Born in 1867, the work of Frank Lloyd Wright spanned seven decades, creating some of the most innovative spaces—designing over 1100 architectural works of all types, of which 532 were realised. Eight of them were designated by UNESCO as World Heritage Sites in 2019, such as Falling Water, Guggenheim Museum and Unity Temple.
It is said that Wright changed the way people build and live, by his sensitive use of materials, and pioneered ‘organic architecture’ referring to buildings that created a harmony with their environments. His works were characterised by the deployment of ornamental detail, earthy colours and rich textural effects.
Falling Water is an abstract of a forest with the vertical lines replacing the trees and horizontal lines replacing the bushes and rocks. The water flowing inside the building shows that man and man made can be part of nature itself, showing Wright’s sense of abstraction.
No wonder, in 1991, the American Institute of Architects called him ‘the greatest American architect of all time’. Wright himself paraphrased his architecture by saying: ‘ The mission of an architect is to help people understand how to make life more beautiful, the world a better one for living in, and to give reason, rhyme, and meaning to life’.
In his early years, his architectural style, which was intrinsically American, was referred to as the ‘Prairie Style’, with buildings like ‘Robie House’ which had horizontal lines and long, low roofs embodying the country’s landscape.
Subsequently, as the Great Depression enveloped the economy, Wright developed the Usonian house concept, which enabled affordable housing and a simplified approach to residential construction. Thus, Wright created a living environment that was affordable, enjoyable and beautiful; and he continued designing Usonian houses for the rest of his life, but here again he brought in variations to reflect the tastes and budgets of a diverse variety of clients.
Even though Wright adapted his designs to the times he lived and in synch with the socio-economic environment, there is no denying his vision and the timelessness of his creations. For instance, The Google Cultural Institute have teamed up with New York City’s iconic Guggenheim Museum, designed by Wright, to open its doors through Street View.
Guggenheim Museum is a building where the ramp acts as both the walkway and the display gallery with an atrium defying Human scale and gives a sense of wonder. The building itself is a masterpiece enclosing masterpieces of many artists.
At the age of 65, Frank Lloyd Wright brought out two publications, An Autobiography and The Disappearing City. While his autobiography was well-received and still continues to inspire generations of young architects, the second outlined his futuristic vision for decentralization that encouraged a movement from the city into the country, which decades later would influence community development.
Robie House. Designed as two large rectangles that seem to slide past one another, the long, horizontal residence that Wright created for 28-year-old Frederick Robie, boldly established a new form of domestic design: the Prairie style.
His autobiography contains an interesting anecdote about his mother, Anna Lloyd, who while expecting her child announced that he would grow up to build beautiful buildings; and she decorated his nursery with engravings of English cathedrals. When he was about 9 years old, Anna, a trained teacher, introduced him to a set of educational blocks known as Froebel Gifts. Young Frank spent a lot of time playing with the blocks which were geometrically shaped and could be assembled in various combinations to form three-dimensional compositions. Many of Wright’s buildings are known for their geometrical symmetry. He acknowledges these influences in his design philosophy: ‘For several years, I sat at the little kindergarten table-top… and played… with the cube, the sphere and the triangle—these smooth wooden maple blocks… All are in my fingers to this day...’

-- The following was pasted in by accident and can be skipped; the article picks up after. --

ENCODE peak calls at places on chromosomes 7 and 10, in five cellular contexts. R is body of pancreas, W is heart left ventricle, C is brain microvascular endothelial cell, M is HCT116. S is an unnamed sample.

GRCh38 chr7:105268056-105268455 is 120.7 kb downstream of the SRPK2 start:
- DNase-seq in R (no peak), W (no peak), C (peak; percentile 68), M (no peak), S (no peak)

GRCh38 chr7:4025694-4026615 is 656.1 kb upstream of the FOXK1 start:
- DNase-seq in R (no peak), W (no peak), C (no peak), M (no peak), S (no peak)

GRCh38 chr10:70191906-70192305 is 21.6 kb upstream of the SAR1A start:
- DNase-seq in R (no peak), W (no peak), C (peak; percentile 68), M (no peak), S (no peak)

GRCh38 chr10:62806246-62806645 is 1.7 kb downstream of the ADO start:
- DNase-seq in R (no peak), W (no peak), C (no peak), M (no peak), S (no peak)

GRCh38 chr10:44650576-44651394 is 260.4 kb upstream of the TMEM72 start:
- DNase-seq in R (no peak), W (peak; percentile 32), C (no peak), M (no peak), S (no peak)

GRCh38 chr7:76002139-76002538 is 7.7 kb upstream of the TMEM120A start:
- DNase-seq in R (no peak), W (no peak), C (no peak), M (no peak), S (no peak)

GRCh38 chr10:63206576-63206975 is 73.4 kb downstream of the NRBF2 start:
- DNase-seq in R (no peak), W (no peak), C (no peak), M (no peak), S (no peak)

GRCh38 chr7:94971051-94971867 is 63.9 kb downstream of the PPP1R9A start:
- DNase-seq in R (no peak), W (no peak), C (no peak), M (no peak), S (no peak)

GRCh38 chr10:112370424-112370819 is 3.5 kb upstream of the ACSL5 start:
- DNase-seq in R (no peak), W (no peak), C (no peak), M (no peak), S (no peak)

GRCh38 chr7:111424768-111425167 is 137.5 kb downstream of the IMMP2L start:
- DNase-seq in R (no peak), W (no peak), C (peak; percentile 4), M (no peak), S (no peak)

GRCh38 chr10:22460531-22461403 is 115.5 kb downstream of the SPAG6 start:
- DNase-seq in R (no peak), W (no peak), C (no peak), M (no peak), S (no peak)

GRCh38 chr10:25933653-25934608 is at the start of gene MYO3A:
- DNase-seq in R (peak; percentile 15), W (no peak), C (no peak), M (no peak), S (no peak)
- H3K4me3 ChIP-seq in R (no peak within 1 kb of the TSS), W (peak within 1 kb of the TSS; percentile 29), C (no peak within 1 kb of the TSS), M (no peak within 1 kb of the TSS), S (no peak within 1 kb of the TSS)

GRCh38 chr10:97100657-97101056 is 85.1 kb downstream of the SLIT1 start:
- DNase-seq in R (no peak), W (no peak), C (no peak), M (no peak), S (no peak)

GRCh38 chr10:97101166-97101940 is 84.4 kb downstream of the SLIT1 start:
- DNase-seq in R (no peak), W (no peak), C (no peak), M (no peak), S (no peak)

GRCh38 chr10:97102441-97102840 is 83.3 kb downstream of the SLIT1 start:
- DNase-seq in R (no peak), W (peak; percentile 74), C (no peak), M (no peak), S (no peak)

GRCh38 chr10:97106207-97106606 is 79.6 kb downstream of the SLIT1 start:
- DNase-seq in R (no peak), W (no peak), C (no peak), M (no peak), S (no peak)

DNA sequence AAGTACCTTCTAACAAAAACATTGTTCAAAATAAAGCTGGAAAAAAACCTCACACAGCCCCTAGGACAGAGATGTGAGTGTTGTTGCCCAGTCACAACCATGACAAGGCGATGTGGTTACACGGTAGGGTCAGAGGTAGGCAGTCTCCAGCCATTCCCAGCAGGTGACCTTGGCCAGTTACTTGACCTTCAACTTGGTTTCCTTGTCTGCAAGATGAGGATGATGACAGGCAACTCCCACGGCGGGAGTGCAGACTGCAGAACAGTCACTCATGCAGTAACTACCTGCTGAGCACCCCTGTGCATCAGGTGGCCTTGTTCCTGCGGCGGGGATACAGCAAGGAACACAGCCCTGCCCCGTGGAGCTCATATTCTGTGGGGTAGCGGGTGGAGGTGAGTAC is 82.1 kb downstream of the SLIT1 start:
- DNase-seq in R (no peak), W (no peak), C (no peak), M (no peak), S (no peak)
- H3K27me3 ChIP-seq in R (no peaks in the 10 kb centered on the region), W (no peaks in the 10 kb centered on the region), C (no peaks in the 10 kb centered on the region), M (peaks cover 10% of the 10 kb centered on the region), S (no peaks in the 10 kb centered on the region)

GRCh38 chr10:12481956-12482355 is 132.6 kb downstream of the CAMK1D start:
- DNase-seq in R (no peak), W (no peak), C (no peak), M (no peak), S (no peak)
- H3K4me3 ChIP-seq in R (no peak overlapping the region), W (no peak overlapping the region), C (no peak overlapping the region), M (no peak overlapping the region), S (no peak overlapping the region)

Taliesin is Wright’s estate – constructed as his home and studio and built atop the Wisconsin hill close to his grandparents’ former home.
His personal life witnessed various tribulations—he made headlines leaving his first wife, Catherine Lee Tobin and their children for Mamah Borthwick, a client. Tragically, Mamah, her two children and four others were killed in a fire set by an employee at his Taliesin estate. Later this was followed by a tempestuous marriage with his second wife, Miriam Noel; and his subsequent relationship with Olga Lazovich, who became his third wife. Olga provided the stabilizing influence he needed in order to refocus on “the cause of architecture” he had begun decades earlier.
The last decade of his life featured a large international exhibition, Frank Lloyd Wright: Sixty Years of Living Architecture, traveling to Florence, Paris, Zurich, Munich, Rotterdam, and Mexico City, before returning to the United States for additional venues. Despite being in his eighties, Frank Lloyd Wright extensively continued his pursuits like travelling, lecturing, and writing; making frequent trips to New York to oversee construction of the Guggenheim Museum. In April 1959, suddenly stricken by an illness, he passed away.
Wright committed his life to creating a total aesthetic style of architecture which could be genuinely transformative, and enhance society’s well being. ‘Above all integrity,’ he would say: ‘buildings like people must first be sincere, must be true.’ Architecture was not just about buildings, but about nourishing the lives of those within them.
(Hemalatha is a Chennai-based architect with experience in practising & teaching architecture, and co-founder of SIDART Photography.)